ERG SES C 11, Studies on Education
Continuous education has never before been as crucial as it is currently in the era of knowledge-based economy and information society (OECD, 1996). Not only young people but also increasingly more members of society in general are required to regularly and quickly update knowledge and develop new skills. At the same time, more and more individuals work creatively, developing new solutions for problems. In 2009, Strategic framework – Education & Training 2020 set four common European Union objectives to address challenges in education and training systems by 2020: 1) Making lifelong learning and mobility a reality; 2) Improving the quality and efficiency of education and training; 3) Promoting equity, social cohesion, and active citizenship; 4) Enhancing creativity and innovation, including entrepreneurship, at all levels of education and training (European Commission, 2015). Ensuring high learning competencies of individuals underlies all these goals. This situation poses two main challenges for the education system. First is to develop learning competencies which include both positive attitude towards learning and learning skills (Atroszko, 2013). This is related with awakening passion for learning from the early stages of education and the development of metacognitive skills required for effective learning. This will allow for highly efficient and enjoyable life-long learning. The second challenge is to enable healthy learning, that is learning which in itself does not generate additional excessive stress and strain, which in turn lead to less effective learning and worsening in psychosocial functioning, including social isolation, psychological and physical symptoms and lower satisfaction with life and general quality of life. Unhealthy learning is strictly related to the emerging concept of study addiction defined within work addiction framework as a compulsive over-involvement in studying which interferes with functioning in other domains and is detrimental for the individual and/or his/her environment. Initial studies showed that "study addiction" is related to higher levels of stress, lower quality of life, worse health, and worse academic performance (Atroszko, 2015; Atroszko, Andreassen, Griffiths and Pallesen, 2015). This brings significant problem for human capital development as the potential of many talented, determined and diligent students might be at risk.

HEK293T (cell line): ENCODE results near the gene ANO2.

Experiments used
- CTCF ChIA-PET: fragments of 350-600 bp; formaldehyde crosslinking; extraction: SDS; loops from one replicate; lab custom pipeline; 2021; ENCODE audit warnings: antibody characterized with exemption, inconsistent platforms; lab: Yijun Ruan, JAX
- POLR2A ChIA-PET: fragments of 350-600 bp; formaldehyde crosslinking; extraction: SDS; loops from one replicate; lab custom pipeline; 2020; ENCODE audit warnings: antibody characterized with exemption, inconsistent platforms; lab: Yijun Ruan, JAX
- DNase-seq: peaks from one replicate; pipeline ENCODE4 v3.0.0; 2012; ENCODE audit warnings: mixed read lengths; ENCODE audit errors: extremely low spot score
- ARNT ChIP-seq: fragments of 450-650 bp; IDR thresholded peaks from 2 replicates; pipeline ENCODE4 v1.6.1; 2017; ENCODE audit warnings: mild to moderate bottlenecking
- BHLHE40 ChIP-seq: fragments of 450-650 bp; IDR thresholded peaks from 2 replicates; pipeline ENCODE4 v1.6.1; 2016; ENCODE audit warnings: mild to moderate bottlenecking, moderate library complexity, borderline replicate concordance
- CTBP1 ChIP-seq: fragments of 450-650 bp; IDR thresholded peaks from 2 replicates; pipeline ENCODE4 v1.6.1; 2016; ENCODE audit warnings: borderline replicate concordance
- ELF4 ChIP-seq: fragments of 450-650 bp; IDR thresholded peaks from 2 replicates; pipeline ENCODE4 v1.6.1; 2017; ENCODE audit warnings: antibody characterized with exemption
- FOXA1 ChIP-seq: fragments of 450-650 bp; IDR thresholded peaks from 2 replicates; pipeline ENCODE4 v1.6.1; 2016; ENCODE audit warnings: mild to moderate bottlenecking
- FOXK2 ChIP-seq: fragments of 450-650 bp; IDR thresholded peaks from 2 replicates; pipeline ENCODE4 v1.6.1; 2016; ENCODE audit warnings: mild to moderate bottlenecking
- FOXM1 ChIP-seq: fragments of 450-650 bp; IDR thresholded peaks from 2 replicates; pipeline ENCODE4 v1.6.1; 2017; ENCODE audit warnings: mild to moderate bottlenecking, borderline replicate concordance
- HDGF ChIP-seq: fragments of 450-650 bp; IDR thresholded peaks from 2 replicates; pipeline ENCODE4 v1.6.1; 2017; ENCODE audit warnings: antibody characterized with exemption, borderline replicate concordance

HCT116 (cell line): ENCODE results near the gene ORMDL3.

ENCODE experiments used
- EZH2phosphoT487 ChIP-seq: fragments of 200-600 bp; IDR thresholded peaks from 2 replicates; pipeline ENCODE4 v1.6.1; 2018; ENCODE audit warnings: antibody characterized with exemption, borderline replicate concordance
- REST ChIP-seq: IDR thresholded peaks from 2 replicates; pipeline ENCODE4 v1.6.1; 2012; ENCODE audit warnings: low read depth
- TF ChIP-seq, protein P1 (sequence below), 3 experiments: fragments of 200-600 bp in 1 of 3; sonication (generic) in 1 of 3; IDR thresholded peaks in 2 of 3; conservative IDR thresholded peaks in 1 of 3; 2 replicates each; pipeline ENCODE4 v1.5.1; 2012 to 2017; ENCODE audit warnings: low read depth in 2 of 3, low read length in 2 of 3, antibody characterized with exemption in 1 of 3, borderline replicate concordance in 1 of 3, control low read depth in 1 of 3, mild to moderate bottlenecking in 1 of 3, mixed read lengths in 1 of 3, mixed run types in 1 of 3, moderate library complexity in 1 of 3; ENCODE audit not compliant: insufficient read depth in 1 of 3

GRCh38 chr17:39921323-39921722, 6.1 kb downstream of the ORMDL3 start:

Taking that into account it is necessary to understand psychological factors related to high learning competencies, as well as those related to unhealthy study attitudes. Recently more and more is known about the latter problem, but the former one still requires more systematic studies. The aim of the research was to investigate the relationship between learning competencies and personality, especially personal values because they are more flexible and open to change (Wade, Liu, Vacek, 2011). This could open possibilities for systematic approaches in fostering values conducive to optimal education process.
It is hypothesized that learning enjoyment and learning self-efficacy are positively related with conscientiousness, agreeableness, openness, to experience, emotional stability, internal locus of control, optimism, and importance of such values as achievements, self-direction, universalism, and benevolence and negatively related to pessimism, belief that important others control one’s life, and relatively lesser importance of such value as hedonism (gratification of desires, enjoyment in life, self-indulgence).
It is hypothesized that learning enjoyment and learning related self-efficacy are positively related to learning engagement.
Atroszko, P. A. (2015). The structure of study addiction: selected risk factors and the relationship with stress, stress coping and psychosocial functioning (Unpublished doctoral thesis). University of Gdansk, Gdansk, Poland. Atroszko, P. A. (2013). Zachowania i postawy studentów związane z uczeniem się a determinanty rozwoju gospodarki opartej na wiedzy In Osiński J. & Pachocka M. (Eds.), Zmieniający się świat. Perspektywa demograficzna, społeczna i gospodarcza (pp. 185–197). Warszawa: Oficyna Wydawnicza Szkoły Głównej Handlowej. Atroszko, P. A., Andreassen, C. S., Griffiths, M. D., & Pallesen, S. (2015). Study addiction - A new area of psychological study: Conceptualization, assessment, and preliminary empirical findings. Journal of Behavioral Addictions, 4, 75–84. European Commission (2015). Draft 2015 Joint Report of the Council and the Commission on the implementation of the Strategic framework for European cooperation in education and training (ET2020), Brussels, 26.8.2015 COM (2015) 408 final. Lyubomirsky S. (2008). The how of happiness. A scientific approach to getting the life you want. Penguin. OECD (1996). The Knowledge-Based Economy. Paris, 1996. Wade, M. D., Liu, L. A. and Vacek, J. (2011). Values and Upward Influence Strategies in Transition: Evidence From the Czech Republic. Journal of Cross-Cultural Psychology, 42 (2), 288–306.
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